Albany was the main port for Western Australia until the opening of the Port of Fremantle in 1900. In the decades following the first settlement, Albany became an important arrival point for both settlers and migrants to Western Australia, with over 40,000 people landing in Albany between 1839 and 1925.
In the 1840s, sealers, then whalers from France and increasingly America, operated from the port as did increasing number of traders. The 1851 decision to make Albany the Western Australian bunkering depot for mail steamers was a great stimulus to the port town. The steamer depots saw new employment opportunities and an influx of settlers that took the town population to 700 in the 1850s.
From 1885, the materials and labour required for the construction of the Western Australian Government railway between Albany and Beverley stimulated port trade and saw a new wave of immigrants arriving in the district. It was time of expansion and prosperity for the town. The population of the town increased from 1,200 in 1888 to 2,665 in 1891 and 3,594 in 1901. Harbour improvements were required to deal with the increasing number and size of vessels and a deepwater jetty was constructed and used from 1889.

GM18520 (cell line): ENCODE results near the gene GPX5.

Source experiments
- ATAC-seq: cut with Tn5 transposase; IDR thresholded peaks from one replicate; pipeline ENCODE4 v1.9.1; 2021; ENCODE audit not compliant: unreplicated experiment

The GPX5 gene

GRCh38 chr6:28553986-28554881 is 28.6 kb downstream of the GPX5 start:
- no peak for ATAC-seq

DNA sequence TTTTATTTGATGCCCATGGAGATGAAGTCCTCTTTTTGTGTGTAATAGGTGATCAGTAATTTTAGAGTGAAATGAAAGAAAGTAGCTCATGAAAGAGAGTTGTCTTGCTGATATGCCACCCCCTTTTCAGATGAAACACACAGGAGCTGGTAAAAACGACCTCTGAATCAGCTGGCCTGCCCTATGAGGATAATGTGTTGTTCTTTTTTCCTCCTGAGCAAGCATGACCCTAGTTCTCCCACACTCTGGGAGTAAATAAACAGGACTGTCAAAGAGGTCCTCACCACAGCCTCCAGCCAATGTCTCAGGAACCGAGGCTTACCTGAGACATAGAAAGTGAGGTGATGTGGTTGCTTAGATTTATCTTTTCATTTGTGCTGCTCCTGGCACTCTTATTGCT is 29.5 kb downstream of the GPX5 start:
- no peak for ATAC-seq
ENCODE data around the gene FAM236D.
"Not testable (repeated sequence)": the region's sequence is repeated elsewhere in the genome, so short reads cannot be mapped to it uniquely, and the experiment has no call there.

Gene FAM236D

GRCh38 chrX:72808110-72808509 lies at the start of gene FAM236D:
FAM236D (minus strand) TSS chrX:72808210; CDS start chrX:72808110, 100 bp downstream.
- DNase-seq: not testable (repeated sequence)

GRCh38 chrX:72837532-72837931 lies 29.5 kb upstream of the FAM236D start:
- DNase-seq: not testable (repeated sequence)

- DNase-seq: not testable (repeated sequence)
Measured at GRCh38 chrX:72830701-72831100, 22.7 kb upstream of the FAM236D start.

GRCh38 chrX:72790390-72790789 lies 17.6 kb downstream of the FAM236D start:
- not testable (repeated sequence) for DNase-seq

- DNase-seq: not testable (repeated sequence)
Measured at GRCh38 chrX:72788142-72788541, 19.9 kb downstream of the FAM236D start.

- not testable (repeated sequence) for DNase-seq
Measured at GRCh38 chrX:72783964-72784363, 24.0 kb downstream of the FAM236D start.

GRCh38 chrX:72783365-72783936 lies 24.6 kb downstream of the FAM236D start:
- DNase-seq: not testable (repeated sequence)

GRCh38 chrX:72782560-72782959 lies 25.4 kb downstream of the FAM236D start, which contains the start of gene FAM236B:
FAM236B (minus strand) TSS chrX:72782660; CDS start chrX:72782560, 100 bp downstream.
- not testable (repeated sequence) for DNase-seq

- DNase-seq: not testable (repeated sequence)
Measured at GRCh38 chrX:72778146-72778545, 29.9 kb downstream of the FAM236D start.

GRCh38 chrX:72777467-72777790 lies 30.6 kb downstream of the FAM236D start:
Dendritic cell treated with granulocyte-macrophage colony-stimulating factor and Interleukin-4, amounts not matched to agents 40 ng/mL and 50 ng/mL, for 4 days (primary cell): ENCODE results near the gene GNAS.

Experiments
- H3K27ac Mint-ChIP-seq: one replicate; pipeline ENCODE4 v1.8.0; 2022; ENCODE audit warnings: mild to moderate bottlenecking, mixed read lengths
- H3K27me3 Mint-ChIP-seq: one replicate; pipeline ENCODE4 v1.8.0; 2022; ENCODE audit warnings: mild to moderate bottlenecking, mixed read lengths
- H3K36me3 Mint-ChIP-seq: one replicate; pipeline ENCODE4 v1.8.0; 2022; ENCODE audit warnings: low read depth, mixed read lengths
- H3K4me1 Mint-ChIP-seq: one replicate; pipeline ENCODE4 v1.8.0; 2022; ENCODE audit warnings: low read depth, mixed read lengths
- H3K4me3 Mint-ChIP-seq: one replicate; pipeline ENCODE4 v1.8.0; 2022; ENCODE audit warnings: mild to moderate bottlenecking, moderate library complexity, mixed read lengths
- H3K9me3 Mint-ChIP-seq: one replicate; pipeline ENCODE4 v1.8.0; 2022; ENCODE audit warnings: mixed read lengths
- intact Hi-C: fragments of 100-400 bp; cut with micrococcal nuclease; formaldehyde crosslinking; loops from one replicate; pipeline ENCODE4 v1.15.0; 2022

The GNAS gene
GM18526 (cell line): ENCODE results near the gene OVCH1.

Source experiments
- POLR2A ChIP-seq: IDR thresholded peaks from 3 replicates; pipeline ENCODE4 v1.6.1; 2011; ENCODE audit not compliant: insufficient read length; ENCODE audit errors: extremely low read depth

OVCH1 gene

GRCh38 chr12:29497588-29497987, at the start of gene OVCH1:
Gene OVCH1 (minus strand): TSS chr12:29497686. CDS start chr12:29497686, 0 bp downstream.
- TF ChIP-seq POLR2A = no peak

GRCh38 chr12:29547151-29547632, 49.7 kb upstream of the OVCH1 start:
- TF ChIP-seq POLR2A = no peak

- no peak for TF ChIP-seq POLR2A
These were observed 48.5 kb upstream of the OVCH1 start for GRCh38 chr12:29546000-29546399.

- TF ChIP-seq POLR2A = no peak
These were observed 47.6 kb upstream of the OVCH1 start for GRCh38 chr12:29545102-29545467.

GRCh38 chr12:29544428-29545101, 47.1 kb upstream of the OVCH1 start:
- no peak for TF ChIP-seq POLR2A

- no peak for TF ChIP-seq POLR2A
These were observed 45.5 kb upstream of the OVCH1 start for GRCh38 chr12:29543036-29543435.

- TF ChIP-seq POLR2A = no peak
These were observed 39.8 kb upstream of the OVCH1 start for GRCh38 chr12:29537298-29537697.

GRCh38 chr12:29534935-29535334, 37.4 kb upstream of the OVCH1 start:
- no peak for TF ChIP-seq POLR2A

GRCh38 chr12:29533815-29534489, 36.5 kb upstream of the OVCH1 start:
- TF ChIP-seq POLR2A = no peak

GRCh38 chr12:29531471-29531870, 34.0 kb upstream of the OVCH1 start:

The rush to the goldfields around Southern Cross, Coolgardie and Kalgoorlie saw another wave of migration and new prosperity as passengers and goods for the goldfields came through the port.
Read on about the Migration in the 1900s >>